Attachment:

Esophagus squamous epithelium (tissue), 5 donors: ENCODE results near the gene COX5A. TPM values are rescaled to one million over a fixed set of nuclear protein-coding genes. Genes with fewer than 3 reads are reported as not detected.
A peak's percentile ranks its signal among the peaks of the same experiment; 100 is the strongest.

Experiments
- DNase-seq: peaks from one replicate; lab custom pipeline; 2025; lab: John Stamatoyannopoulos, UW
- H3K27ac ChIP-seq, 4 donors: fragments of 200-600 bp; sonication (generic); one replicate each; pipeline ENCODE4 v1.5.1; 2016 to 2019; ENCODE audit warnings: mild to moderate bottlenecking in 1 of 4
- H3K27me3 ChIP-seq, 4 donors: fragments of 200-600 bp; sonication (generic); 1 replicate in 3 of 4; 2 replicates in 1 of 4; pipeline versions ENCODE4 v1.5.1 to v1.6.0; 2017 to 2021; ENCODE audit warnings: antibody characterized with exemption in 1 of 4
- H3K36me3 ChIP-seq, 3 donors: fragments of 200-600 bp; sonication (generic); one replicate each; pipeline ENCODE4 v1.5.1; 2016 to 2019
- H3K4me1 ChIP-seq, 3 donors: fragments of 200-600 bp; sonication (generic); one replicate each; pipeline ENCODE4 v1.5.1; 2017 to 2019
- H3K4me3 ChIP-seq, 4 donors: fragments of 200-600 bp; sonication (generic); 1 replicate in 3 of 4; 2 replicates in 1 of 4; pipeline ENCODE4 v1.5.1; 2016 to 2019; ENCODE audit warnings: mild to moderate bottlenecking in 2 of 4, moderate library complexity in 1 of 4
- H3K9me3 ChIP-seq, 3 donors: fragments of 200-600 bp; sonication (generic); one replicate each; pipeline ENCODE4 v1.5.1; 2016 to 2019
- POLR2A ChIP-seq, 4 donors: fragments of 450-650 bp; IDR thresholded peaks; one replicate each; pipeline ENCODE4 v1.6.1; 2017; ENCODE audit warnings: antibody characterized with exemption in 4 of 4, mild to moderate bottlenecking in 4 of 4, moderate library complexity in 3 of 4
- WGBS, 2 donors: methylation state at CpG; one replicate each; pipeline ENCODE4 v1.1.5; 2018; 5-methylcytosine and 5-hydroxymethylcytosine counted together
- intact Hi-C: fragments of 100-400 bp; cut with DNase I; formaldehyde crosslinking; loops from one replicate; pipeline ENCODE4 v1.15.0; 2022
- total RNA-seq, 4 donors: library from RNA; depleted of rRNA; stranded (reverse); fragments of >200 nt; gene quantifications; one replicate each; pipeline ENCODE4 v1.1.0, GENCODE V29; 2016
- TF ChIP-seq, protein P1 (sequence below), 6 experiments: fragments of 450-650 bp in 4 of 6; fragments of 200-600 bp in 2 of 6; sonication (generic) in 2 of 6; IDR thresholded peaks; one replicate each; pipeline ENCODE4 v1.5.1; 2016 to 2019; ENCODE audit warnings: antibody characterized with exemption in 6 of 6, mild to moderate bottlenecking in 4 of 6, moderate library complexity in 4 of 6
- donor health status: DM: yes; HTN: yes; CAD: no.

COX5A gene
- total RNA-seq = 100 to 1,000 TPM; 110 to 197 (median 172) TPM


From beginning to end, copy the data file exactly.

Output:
Esophagus squamous epithelium (tissue), 5 donors: ENCODE results near the gene COX5A. TPM values are rescaled to one million over a fixed set of nuclear protein-coding genes. Genes with fewer than 3 reads are reported as not detected.
A peak's percentile ranks its signal among the peaks of the same experiment; 100 is the strongest.

Experiments
- DNase-seq: peaks from one replicate; lab custom pipeline; 2025; lab: John Stamatoyannopoulos, UW
- H3K27ac ChIP-seq, 4 donors: fragments of 200-600 bp; sonication (generic); one replicate each; pipeline ENCODE4 v1.5.1; 2016 to 2019; ENCODE audit warnings: mild to moderate bottlenecking in 1 of 4
- H3K27me3 ChIP-seq, 4 donors: fragments of 200-600 bp; sonication (generic); 1 replicate in 3 of 4; 2 replicates in 1 of 4; pipeline versions ENCODE4 v1.5.1 to v1.6.0; 2017 to 2021; ENCODE audit warnings: antibody characterized with exemption in 1 of 4
- H3K36me3 ChIP-seq, 3 donors: fragments of 200-600 bp; sonication (generic); one replicate each; pipeline ENCODE4 v1.5.1; 2016 to 2019
- H3K4me1 ChIP-seq, 3 donors: fragments of 200-600 bp; sonication (generic); one replicate each; pipeline ENCODE4 v1.5.1; 2017 to 2019
- H3K4me3 ChIP-seq, 4 donors: fragments of 200-600 bp; sonication (generic); 1 replicate in 3 of 4; 2 replicates in 1 of 4; pipeline ENCODE4 v1.5.1; 2016 to 2019; ENCODE audit warnings: mild to moderate bottlenecking in 2 of 4, moderate library complexity in 1 of 4
- H3K9me3 ChIP-seq, 3 donors: fragments of 200-600 bp; sonication (generic); one replicate each; pipeline ENCODE4 v1.5.1; 2016 to 2019
- POLR2A ChIP-seq, 4 donors: fragments of 450-650 bp; IDR thresholded peaks; one replicate each; pipeline ENCODE4 v1.6.1; 2017; ENCODE audit warnings: antibody characterized with exemption in 4 of 4, mild to moderate bottlenecking in 4 of 4, moderate library complexity in 3 of 4
- WGBS, 2 donors: methylation state at CpG; one replicate each; pipeline ENCODE4 v1.1.5; 2018; 5-methylcytosine and 5-hydroxymethylcytosine counted together
- intact Hi-C: fragments of 100-400 bp; cut with DNase I; formaldehyde crosslinking; loops from one replicate; pipeline ENCODE4 v1.15.0; 2022
- total RNA-seq, 4 donors: library from RNA; depleted of rRNA; stranded (reverse); fragments of >200 nt; gene quantifications; one replicate each; pipeline ENCODE4 v1.1.0, GENCODE V29; 2016
- TF ChIP-seq, protein P1 (sequence below), 6 experiments: fragments of 450-650 bp in 4 of 6; fragments of 200-600 bp in 2 of 6; sonication (generic) in 2 of 6; IDR thresholded peaks; one replicate each; pipeline ENCODE4 v1.5.1; 2016 to 2019; ENCODE audit warnings: antibody characterized with exemption in 6 of 6, mild to moderate bottlenecking in 4 of 6, moderate library complexity in 4 of 6
- donor health status: DM: yes; HTN: yes; CAD: no.

COX5A gene
- total RNA-seq = 100 to 1,000 TPM; 110 to 197 (median 172) TPM